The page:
Lack of diversity Another major concern for the engineering workforce is the lack of diversity – with only 12% of women engineers and 7% from a Black, Asian and Minority Ethnic (BAME) background.

Changing perceptions Research indicates that presenting engineering as a creative, collaborative profession, working towards socially conscious communal goals will have wider-spread appeal. Therefore DETI is particularly keen to contribute to the West of England’s sustainability and net zero goals.

DETI Inspire

UWE Bristol is establishing an Engineering Engagement Hub to coordinate engineering engagement for schools and families in the West of England, and will work together with DETI industry partners and school engagement providers to:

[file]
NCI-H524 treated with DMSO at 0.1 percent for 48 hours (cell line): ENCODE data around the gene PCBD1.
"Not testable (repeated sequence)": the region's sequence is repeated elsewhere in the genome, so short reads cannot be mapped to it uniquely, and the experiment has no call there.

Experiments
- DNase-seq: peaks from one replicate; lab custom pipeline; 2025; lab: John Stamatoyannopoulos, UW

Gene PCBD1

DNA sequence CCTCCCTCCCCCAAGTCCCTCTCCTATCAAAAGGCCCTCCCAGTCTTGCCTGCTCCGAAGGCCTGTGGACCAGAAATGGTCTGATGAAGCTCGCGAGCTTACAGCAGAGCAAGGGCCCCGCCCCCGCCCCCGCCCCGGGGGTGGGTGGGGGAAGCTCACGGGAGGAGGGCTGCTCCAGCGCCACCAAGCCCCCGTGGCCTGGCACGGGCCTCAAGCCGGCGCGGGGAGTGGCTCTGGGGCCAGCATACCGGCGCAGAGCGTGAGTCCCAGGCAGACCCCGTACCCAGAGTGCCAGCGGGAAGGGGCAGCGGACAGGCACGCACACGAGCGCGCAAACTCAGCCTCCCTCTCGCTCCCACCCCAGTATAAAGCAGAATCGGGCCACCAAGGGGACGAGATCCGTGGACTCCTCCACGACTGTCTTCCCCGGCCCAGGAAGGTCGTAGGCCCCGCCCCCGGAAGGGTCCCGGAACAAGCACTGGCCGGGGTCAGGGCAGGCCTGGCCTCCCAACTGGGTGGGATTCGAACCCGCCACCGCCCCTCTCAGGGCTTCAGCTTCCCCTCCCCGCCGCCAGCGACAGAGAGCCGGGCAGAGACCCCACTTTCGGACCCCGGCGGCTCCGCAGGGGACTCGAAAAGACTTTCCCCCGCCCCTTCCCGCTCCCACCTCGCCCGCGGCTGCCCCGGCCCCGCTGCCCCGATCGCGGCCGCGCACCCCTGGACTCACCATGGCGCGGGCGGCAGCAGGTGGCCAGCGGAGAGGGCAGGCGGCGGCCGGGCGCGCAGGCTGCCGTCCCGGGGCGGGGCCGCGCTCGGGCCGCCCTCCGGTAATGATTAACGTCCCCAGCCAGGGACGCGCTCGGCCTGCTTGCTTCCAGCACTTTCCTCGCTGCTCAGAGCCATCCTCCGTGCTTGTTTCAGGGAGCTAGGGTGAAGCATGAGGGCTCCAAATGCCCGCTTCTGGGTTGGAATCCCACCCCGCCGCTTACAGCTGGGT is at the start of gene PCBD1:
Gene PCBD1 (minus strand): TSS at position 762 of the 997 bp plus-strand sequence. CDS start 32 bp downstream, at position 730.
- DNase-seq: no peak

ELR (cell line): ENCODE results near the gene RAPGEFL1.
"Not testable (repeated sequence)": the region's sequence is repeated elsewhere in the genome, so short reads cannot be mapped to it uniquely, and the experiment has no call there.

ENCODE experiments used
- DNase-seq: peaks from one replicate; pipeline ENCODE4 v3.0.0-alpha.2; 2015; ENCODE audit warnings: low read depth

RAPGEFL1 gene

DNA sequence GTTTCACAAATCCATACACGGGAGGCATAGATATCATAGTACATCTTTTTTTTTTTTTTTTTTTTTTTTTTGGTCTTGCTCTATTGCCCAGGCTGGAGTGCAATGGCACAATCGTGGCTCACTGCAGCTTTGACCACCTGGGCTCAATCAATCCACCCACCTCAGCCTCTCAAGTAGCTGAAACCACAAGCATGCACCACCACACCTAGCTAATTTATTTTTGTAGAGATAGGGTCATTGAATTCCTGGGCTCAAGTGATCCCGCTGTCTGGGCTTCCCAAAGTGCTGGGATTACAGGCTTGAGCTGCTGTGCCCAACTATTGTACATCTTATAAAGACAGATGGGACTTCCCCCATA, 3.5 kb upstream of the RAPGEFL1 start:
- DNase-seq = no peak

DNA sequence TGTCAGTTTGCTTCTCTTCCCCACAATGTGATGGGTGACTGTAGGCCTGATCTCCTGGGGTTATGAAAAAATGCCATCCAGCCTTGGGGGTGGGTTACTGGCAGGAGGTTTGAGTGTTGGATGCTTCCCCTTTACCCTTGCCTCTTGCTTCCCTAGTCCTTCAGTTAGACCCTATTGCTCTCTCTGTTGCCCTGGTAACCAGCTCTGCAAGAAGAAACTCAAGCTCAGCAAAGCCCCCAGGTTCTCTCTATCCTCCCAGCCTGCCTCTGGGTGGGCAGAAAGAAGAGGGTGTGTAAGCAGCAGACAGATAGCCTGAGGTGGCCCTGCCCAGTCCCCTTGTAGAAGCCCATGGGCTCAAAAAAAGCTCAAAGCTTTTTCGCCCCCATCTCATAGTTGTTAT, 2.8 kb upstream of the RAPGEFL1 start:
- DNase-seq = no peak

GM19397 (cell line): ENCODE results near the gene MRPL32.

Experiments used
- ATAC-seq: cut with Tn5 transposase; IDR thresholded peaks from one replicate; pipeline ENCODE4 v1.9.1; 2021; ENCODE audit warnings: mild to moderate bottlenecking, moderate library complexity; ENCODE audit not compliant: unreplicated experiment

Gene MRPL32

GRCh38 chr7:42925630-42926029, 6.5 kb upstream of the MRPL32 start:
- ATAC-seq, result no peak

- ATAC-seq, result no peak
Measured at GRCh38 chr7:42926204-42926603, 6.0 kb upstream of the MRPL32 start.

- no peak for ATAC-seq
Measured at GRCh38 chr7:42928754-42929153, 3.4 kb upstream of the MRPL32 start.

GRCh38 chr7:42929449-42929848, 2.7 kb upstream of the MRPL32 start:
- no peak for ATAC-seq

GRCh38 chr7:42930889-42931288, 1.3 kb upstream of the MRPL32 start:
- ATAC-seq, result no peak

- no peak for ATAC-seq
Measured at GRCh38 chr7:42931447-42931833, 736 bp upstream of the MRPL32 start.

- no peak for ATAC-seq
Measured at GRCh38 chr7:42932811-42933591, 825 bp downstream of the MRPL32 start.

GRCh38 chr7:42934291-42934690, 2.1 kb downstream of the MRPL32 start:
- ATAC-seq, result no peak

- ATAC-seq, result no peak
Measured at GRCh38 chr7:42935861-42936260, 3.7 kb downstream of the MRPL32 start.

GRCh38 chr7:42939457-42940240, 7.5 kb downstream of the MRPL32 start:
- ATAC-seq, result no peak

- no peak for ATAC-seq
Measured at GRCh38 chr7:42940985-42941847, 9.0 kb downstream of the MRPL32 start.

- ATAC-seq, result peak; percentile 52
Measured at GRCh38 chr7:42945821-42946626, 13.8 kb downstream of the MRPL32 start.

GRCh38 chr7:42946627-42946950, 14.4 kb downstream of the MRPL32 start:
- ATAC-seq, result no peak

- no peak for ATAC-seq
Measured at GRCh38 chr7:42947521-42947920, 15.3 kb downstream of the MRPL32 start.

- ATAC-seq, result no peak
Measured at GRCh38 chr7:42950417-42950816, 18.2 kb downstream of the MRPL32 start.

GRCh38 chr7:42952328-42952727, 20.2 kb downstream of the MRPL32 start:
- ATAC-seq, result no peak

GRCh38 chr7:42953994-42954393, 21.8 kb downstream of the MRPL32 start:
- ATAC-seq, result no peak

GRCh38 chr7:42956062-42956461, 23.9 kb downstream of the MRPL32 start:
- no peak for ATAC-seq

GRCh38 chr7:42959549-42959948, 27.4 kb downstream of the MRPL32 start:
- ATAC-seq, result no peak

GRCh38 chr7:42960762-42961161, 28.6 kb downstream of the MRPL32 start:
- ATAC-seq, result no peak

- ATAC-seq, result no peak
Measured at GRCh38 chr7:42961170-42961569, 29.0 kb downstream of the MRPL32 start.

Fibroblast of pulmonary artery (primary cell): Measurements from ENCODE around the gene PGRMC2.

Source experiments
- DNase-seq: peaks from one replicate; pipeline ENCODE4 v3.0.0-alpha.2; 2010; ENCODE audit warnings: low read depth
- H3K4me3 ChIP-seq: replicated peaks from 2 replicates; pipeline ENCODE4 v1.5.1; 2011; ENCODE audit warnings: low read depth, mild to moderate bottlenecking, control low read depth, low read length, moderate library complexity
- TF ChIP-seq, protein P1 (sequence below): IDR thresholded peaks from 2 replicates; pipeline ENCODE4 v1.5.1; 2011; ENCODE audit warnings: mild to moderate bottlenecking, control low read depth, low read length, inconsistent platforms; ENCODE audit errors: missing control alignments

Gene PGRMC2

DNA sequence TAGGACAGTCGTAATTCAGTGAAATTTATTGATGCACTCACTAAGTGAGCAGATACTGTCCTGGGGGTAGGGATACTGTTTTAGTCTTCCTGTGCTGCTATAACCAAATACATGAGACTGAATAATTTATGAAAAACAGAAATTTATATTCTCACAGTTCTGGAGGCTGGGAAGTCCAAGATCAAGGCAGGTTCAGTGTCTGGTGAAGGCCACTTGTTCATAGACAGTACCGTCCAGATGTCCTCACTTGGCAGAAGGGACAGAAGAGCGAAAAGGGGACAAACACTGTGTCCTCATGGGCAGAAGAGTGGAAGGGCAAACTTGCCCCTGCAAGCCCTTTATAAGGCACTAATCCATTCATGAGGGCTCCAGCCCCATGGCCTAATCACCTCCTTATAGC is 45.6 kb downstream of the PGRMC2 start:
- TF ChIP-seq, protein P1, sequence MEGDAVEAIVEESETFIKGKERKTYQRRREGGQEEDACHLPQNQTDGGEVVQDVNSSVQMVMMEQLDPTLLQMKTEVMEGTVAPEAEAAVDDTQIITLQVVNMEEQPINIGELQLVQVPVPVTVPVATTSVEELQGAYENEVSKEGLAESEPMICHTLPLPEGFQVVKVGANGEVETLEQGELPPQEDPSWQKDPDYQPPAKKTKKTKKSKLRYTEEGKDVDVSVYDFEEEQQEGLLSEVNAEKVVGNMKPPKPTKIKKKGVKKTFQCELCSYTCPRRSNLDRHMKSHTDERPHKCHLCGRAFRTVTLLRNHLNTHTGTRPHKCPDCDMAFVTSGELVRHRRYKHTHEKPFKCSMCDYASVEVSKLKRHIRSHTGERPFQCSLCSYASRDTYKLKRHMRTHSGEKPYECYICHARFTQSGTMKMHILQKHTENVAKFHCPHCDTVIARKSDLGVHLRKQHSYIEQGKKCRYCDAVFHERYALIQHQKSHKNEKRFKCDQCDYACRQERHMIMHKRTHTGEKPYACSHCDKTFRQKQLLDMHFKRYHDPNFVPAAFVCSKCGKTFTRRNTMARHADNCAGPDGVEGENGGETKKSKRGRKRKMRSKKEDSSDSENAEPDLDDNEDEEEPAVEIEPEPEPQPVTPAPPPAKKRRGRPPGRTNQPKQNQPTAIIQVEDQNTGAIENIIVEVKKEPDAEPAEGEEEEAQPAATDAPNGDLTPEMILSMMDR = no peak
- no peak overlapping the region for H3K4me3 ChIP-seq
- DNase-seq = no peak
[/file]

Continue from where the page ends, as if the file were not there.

• map past engagement activities in the region in order to build a network amongst partners and stakeholders and strategically plan future engagement to multiply/expand impact
  • develop curriculum linked engagement activities to tour schools and run out of the Prototype and Play centre for public engagement at UWE Bristol’s Engineering Building. These engagement activities will include:
    • a touring activity kit that challenges children to use digital engineering tools to tackle sustainability challenges
    • public open events for families and schools
    • 6-week STEM club challenges
    • run teacher CPD events to support and upskill
  • shape a “Diversity Demonstrator” – a network of diverse engineering role models to champion engineering public engagement. Including development of engagement training for this group of student and industry engineers

Building on UWE’s wealth of experience in public engagement

As a core provider of public engagement in the region and champion of equality, diversity and inclusion, UWE Bristol’s Engineering, Design and Mathematics (EDM) department is perfectly positioned to lead DETI Inspire.